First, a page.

P: n/a CBFalconer wrote: Peter Nilsson wrote:Michael Wojcik wrote:Given [the] requirements, I'd just implement a shift-and-testalgorithm, since that's both simple and clear and it seems unlikelythat this is a performance-critical task. If the OP is determinedto find a more complicated approach, though, I might suggest:1. Find the highest-order 1 bit in the candidate string.2. Find the lowest-order 1 bit in the candidate string.3. Shift the string to the right so that the bit from step 2 is in the 0 position.4. Compare the result with 2**length - 1.IIRC, there are algorithms for performing steps 1 and 2 in non-obvious ways (ie other than by shift-and-test).Anyone with a copy of K&R2 can find out how to do 2 for unsignedintegers. As a corollary of 2, it's trivial to establish that anunsigned number consists of a single set bit.However 1 will prove much more difficult for non-trivial values.It's effectively a log2 calculation. It can be done assuming afixed width integer type by using a hashed array lookup (LawrenceKirby once posted a sample.) Whilst ingenious, it's not that'obvious'. And it requires a multiplication. How about: #include unsigned long msb = ULONG_MAX - LONG_MAX; while (msb > x) msb >>= 1; I don't think that has any portability problems. Hmm, C99, 6.2.6.2, does not specify that the width of a signed integer type and the corresponding unsigned integer type has to be the same and the description of refers only to 5.2.4.2.1 (Numerical limits for the sizes of integer types) -- so how do we know that LONG_MAX==ULONG_MAX/2? I'd rather use the latter (or ULONG_MAX>>1 if you like that better) than relying on this relationship. Cheers Michael -- E-Mail: Mine is an /at/ gmx /dot/ de address. Nov 14 '05 #16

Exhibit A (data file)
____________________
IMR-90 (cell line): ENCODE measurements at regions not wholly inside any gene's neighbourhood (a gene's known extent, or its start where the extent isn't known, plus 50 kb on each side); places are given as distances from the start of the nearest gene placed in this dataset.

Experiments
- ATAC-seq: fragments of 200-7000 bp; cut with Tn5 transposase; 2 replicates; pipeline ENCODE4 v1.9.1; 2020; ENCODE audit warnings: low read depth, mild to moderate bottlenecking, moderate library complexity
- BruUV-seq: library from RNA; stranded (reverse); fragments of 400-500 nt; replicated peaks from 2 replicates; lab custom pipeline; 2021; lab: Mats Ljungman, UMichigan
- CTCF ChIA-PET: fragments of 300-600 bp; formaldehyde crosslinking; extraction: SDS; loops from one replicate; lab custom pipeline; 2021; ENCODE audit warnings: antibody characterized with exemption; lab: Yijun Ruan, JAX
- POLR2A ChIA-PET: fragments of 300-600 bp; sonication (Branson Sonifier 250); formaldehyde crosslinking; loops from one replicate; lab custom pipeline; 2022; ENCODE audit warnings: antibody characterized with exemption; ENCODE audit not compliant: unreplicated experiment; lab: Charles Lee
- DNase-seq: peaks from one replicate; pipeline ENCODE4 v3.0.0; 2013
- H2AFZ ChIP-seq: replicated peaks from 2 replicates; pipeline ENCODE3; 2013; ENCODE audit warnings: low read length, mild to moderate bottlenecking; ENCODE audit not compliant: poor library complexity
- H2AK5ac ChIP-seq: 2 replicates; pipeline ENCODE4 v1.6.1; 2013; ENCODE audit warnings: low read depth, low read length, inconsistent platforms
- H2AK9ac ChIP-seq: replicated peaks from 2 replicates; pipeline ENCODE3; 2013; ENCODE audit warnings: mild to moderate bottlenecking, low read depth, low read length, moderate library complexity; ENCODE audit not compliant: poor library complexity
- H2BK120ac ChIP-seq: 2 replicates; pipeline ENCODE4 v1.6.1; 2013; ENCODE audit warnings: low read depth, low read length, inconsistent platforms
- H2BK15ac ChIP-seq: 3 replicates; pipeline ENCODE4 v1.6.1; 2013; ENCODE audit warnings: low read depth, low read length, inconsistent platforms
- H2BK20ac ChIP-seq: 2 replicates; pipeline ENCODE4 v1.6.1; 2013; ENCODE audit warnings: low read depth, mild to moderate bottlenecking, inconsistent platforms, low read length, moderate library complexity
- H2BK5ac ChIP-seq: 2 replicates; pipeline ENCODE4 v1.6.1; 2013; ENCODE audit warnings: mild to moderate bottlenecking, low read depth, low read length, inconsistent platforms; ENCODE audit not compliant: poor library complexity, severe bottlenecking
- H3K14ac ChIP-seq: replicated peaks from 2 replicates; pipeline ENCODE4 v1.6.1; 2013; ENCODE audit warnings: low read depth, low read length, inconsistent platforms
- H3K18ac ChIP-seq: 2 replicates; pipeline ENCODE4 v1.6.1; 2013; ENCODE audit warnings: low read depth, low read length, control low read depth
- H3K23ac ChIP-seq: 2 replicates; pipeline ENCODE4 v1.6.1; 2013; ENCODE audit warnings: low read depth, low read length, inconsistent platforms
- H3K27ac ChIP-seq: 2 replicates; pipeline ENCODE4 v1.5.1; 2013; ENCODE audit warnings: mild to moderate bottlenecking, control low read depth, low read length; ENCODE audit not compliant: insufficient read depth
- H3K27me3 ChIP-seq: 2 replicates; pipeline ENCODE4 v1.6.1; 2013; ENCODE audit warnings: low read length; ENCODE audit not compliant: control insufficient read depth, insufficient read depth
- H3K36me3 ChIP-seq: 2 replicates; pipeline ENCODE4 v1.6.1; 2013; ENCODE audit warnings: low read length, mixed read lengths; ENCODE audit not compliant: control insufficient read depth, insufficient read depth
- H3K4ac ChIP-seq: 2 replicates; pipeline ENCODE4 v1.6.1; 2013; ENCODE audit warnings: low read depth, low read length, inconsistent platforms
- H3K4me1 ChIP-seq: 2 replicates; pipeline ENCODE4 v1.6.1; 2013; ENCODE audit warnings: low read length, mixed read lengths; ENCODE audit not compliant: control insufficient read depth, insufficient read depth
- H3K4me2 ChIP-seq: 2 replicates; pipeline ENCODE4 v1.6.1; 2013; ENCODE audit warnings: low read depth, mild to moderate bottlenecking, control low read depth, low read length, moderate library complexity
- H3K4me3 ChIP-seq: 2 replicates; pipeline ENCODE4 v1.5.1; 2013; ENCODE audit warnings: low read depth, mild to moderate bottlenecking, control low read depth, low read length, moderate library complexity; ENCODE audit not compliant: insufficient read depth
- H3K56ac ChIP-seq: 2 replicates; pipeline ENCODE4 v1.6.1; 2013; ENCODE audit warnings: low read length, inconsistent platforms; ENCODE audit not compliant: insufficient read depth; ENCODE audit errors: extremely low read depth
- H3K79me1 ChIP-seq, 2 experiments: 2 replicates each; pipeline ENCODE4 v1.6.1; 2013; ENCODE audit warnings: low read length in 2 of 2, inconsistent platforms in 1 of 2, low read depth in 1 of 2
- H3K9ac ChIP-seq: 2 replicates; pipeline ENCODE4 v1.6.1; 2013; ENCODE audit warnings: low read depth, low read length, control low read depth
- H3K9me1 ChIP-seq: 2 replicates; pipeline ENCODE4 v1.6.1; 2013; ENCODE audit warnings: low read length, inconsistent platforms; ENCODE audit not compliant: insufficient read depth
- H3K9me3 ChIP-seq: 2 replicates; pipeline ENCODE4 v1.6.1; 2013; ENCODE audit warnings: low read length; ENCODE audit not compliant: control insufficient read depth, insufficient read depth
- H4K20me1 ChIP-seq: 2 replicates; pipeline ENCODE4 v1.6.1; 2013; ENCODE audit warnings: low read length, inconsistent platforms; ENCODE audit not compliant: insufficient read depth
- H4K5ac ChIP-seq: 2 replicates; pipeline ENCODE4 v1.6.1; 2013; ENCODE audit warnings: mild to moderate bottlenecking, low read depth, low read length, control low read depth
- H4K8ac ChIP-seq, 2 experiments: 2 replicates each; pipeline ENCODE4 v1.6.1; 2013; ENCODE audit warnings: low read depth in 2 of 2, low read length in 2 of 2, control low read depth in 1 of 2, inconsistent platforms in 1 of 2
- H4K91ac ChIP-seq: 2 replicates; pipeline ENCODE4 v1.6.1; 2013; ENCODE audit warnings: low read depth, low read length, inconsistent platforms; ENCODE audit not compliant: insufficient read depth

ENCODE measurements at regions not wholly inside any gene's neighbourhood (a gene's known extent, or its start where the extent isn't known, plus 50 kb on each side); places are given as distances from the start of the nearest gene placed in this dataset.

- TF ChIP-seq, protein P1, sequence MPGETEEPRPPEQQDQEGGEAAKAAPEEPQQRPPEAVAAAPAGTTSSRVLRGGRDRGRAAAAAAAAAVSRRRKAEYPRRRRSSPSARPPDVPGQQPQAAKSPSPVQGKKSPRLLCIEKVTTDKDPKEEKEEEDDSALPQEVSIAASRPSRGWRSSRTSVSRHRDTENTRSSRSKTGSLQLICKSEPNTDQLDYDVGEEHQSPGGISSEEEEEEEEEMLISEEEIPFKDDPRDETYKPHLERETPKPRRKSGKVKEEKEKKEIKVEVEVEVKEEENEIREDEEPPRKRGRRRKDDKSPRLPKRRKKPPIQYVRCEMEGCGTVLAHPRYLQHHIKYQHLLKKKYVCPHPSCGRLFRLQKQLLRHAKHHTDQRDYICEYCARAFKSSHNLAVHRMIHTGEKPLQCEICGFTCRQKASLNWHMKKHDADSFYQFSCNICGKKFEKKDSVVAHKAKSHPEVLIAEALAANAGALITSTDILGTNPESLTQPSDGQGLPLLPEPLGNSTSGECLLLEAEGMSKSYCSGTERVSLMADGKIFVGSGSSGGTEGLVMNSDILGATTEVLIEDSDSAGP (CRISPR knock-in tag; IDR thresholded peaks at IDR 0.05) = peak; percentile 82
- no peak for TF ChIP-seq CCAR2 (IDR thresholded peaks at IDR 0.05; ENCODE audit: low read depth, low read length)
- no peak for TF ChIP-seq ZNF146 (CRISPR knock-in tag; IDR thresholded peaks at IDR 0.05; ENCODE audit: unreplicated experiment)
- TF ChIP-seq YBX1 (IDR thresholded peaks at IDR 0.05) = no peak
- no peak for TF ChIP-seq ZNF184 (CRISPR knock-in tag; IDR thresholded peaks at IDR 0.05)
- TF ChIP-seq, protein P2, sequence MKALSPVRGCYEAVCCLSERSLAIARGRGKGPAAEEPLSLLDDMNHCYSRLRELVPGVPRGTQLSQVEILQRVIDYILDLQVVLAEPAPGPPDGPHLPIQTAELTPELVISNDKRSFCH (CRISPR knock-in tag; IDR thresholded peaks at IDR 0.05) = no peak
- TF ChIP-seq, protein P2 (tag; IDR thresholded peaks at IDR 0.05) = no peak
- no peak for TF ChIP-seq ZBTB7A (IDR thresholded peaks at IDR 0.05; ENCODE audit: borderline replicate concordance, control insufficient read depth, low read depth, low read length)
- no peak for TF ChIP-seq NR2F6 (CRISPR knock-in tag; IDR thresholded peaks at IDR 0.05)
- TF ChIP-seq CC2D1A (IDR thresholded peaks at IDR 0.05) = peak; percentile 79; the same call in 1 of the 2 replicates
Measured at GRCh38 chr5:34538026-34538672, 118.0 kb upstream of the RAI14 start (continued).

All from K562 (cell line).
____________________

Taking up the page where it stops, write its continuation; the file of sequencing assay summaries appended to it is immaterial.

P: n/a CBFalconer wrote: Peter Nilsson wrote: Michael Wojcik wrote: Given [the] requirements, I'd just implement a shift-and-test algorithm, since that's both simple and clear and it seems unlikely that this is a performance-critical task. If the OP is determined to find a more complicated approach, though, I might suggest: 1. Find the highest-order 1 bit in the candidate string. 2. Find the lowest-order 1 bit in the candidate string. 3. Shift the string to the right so that the bit from step 2 is in the 0 position. 4. Compare the result with 2**length - 1. IIRC, there are algorithms for performing steps 1 and 2 in non- obvious ways (ie other than by shift-and-test). Anyone with a copy of K&R2 can find out how to do 2 for unsigned integers. As a corollary of 2, it's trivial to establish that an unsigned number consists of a single set bit. However 1 will prove much more difficult for non-trivial values. It's effectively a log2 calculation. It can be done assuming a fixed width integer type by using a hashed array lookup (Lawrence Kirby once posted a sample.) Whilst ingenious, it's not that 'obvious'. And it requires a multiplication. How about: #include unsigned long msb = ULONG_MAX - LONG_MAX; while (msb > x) msb >>= 1; I don't think that has any portability problems. The criteria was "other than by shift-and-test", but your msb does have problems in that it could theoretically have the values like 0 or 0xF8000000. But getting the top the top bit of an unsigned integer type is quite simple, given that assigning -1 will always produce the _MAX value. The shift test for unsigned integers is simply... unsigned_integer m = -1; for (m = m/2+1; m; m >>= 1) if (x & m) break; return m; -- Peter Nov 14 '05 #17